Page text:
With the college basketball season inching along through its earliest stages, the Maryland Terrapins still have managed to generate strong performances with some fresh pieces. Different players have starred, depending on the night. Coach Mark Turgeon has shown new defensive looks. And even though this team boasts some depth and experience, freshman faces have started to come into view.

The common thread, though, has been the outcome: all double-digit wins, with Tuesday’s 74-55 victory over visiting Fairfield the most recent addition to the list. The sixth-ranked Terps (4-0) produced another balanced effort, with four players scoring at least 12 points to help counter the Stags’ dozen three-pointers.

Although Maryland’s freshmen played significant time in this matchup, the Terps’ experienced core again shined. Sophomore Jalen Smith, who is beginning to live up to lofty preseason expectations, had 17 points with eight rebounds, another solid outing in his consistent start to the season. Smith — and his NBA ability — anchors this team, but his high-scoring counterparts provide a needed boost around him.

Ricky Lindo Jr., another sophomore who was part of Maryland’s rotation last year, played his best game of the season and perhaps the best of his college career. He scored a career-high 13 points while settling into his role and staying dialed-in on defense as Turgeon expects.

Lindo has had an up-and-down start to the season, playing fewer than 10 minutes in the previous two games. Against Rhode Island on Nov. 9, Turgeon took Lindo out of the game after the 19-year-old had subpar body language. Lindo, who made all six of his shots Tuesday, showed vast improvement, both in his performance and the way he carried himself.

Turgeon “recruited me to play defense and rebound,” Lindo said after the win. “That’s really what I’m good at. He just said, ‘Play your role, and offense will come.’ ”

Lindo’s outing against Fairfield became the prime example for the still-young player. He smiled through postgame interviews and said he hopes he’ll be even better from here.

Anthony Cowan Jr. (12 points) and Eric Ayala (13 points) both hit three shots from deep, and sophomore standout Aaron Wiggins (six points) made an emphatic entrance with an early steal-and-score, a showcase of newfound physicality that ended with a one-handed dunk that drew a foul. Wiggins turned that into a three-point play, but through much of the game, Maryland’s most obvious area of concern came from the foul line, where the Terps made just 14 of 25 free throws.

Fairfield, a Metro Atlantic Athletic Conference team that came in ranked 282nd of 353 teams in Ken Pomeroy’s analytics-based rankings, had made just 17 of 63 three-point attempts (27 percent) in its first four games. But the Stags (1-4) far eclipsed that mark at Xfinity Center, hitting 12 of 25 (48 percent) and refusing to let the Terps run away as early as expected. Maryland guarded well, but the Stags hit difficult shots, including some late in the shot clock, highlighted by Landon Taliaferro’s five buckets on nine attempts from three-point range.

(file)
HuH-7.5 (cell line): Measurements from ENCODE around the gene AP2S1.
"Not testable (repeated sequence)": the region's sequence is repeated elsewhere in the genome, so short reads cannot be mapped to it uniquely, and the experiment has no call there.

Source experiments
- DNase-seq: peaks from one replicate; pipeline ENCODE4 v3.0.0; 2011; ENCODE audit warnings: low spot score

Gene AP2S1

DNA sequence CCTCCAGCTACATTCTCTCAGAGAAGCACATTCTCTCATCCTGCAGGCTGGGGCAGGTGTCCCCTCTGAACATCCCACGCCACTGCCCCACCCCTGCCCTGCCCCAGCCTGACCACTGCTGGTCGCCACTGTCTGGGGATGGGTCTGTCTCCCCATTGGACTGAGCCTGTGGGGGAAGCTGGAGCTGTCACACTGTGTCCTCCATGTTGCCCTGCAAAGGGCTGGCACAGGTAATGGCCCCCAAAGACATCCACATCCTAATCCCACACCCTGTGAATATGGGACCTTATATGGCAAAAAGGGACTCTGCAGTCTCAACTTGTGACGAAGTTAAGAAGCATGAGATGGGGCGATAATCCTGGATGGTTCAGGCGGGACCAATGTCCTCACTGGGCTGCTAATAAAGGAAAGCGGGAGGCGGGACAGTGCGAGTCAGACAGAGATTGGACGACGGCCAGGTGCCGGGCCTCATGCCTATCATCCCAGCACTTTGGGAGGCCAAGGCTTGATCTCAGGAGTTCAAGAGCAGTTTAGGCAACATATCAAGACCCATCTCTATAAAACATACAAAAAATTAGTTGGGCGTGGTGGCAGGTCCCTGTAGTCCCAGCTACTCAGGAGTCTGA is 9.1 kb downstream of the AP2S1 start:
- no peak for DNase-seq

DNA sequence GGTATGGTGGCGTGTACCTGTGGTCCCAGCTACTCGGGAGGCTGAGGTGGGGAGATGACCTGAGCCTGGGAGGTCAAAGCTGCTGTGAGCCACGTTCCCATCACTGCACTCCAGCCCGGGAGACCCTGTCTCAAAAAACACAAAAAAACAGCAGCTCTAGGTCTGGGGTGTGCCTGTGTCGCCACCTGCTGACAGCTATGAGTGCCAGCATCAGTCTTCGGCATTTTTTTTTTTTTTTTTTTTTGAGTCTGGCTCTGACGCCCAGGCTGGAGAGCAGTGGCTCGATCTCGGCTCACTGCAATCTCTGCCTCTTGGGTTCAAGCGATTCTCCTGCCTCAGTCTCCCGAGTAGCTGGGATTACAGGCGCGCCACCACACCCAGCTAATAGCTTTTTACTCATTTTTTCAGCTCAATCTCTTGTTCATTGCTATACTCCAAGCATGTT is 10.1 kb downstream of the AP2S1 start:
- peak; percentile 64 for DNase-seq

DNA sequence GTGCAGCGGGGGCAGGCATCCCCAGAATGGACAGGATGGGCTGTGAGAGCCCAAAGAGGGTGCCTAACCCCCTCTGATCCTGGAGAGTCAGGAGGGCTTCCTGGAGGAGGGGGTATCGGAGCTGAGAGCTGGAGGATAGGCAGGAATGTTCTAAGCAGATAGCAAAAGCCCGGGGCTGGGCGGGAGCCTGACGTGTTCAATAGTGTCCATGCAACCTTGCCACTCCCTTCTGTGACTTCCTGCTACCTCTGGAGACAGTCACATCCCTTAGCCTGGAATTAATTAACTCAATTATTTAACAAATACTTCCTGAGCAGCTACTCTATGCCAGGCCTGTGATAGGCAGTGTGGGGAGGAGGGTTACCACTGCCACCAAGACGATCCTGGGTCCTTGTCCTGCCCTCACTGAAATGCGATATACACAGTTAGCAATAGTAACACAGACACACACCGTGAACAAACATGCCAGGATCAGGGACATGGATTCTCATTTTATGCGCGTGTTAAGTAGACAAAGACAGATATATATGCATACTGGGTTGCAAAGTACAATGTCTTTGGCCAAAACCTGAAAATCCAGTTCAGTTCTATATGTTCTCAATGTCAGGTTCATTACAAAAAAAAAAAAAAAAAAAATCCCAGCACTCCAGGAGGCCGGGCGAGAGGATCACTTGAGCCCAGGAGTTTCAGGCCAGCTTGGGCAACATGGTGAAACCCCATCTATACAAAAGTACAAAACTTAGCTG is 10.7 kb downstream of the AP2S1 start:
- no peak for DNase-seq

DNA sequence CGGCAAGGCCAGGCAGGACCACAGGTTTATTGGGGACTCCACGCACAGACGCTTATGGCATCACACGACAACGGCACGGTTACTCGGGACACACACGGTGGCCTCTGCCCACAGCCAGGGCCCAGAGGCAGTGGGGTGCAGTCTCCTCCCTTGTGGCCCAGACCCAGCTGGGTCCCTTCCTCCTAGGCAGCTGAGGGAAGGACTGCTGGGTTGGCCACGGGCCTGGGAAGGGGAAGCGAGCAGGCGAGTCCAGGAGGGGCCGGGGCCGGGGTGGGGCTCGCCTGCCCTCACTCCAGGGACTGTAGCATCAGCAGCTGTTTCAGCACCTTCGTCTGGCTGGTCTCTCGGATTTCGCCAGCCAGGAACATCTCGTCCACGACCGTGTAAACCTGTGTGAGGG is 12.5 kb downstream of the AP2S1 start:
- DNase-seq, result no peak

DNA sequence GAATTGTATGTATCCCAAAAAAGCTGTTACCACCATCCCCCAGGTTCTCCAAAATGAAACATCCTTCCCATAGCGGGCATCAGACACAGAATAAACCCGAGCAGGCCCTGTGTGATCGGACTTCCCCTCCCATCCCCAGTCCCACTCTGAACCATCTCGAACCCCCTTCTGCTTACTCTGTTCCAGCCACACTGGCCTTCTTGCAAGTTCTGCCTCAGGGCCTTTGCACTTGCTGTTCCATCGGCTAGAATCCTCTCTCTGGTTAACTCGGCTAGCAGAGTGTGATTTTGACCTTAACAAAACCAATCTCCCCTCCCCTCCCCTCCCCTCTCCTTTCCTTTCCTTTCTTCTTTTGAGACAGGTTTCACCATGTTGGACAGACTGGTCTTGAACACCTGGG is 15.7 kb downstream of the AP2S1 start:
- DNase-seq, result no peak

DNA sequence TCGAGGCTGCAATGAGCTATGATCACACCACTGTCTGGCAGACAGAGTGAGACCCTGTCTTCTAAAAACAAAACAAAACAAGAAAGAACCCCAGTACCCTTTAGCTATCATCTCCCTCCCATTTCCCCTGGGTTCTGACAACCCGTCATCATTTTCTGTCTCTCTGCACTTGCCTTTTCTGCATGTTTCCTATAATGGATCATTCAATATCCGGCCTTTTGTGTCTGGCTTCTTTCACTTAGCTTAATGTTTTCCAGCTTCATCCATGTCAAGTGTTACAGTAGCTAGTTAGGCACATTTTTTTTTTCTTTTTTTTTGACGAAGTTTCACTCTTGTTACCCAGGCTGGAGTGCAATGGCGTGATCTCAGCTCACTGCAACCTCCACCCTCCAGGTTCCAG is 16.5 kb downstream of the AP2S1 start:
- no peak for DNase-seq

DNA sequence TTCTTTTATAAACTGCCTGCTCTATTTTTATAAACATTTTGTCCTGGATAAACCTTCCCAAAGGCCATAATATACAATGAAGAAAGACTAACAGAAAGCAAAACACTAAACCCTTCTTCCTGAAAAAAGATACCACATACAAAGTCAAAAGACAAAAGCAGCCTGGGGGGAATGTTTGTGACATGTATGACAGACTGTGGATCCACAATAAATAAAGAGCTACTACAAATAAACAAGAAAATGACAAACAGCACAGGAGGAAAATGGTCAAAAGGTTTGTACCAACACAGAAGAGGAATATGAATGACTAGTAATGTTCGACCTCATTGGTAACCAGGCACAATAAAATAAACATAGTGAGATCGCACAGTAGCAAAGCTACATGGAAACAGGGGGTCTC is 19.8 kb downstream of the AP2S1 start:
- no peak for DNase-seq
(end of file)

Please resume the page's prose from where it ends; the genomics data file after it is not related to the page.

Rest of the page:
“We watched film on him,” Ayala said. “I could tell he was a shooter. It was different seeing it in person. A lot of guys just fed off of him. He was making a lot of shots. It was impressive, even playing against them.”

Turgeon continued to tinker with his starting five, this time opting to give freshman Donta Scott his first start. Lindo replaced Scott three minutes into the game, then started the second half in his place. Turgeon has started a handful of different players, particularly if you account for whom he opts to begin the second half. But starting with Friday’s game against George Mason, Turgeon said, “We’ll start playing for keeps now moving forward.”

Three freshmen — Scott, Makhi Mitchell and Hakim Hart — shared the court for nearly three minutes midway through the first half. That group forced a Fairfield turnover — one of 16 on the night — but Mitchell and Hart both missed shots before Turgeon shifted back to a more experienced look. Maryland had only a four-point advantage when they entered, but the decision to throw the newcomers into the game came mainly because Turgeon knew he wanted to let a lot of guys play.

“Always felt like we were going to win the game — just didn’t know by how much we were going to win the game,” Turgeon said. “But our young guys didn’t play as well as they’ve been playing.”

Hart, who has improved lately, was an exception, Turgeon said. The freshman guard had never entered a game before halftime, but he earned the minutes after playing well and scoring seven points late in Maryland’s blowout win Saturday against Oakland. He had one point, three rebounds and two assists in 13 minutes Tuesday.

Fairfield’s Jesus Cruz, a 6-foot-5 guard from Puerto Rico, had averaged 19.5 points entering this matchup, but the Terps held him to a season-low 13 on 5-for-11 shooting.

Fairfield made far more threes than Maryland would have liked, but the Terps never saw the game slip into jeopardy. They cruised to another win, leaning on their stars while integrating some youngsters into the rotation as more challenging tests lie ahead.

“We did some nice things offensively tonight in the half court, but we’re not there yet," Turgeon said. “We’re not making free throws. We’re not making some layups. We’re not making some tip-ins. We’re not making open shots. But it’s coming. I can feel it in practice, and it’s going to come soon in the games.”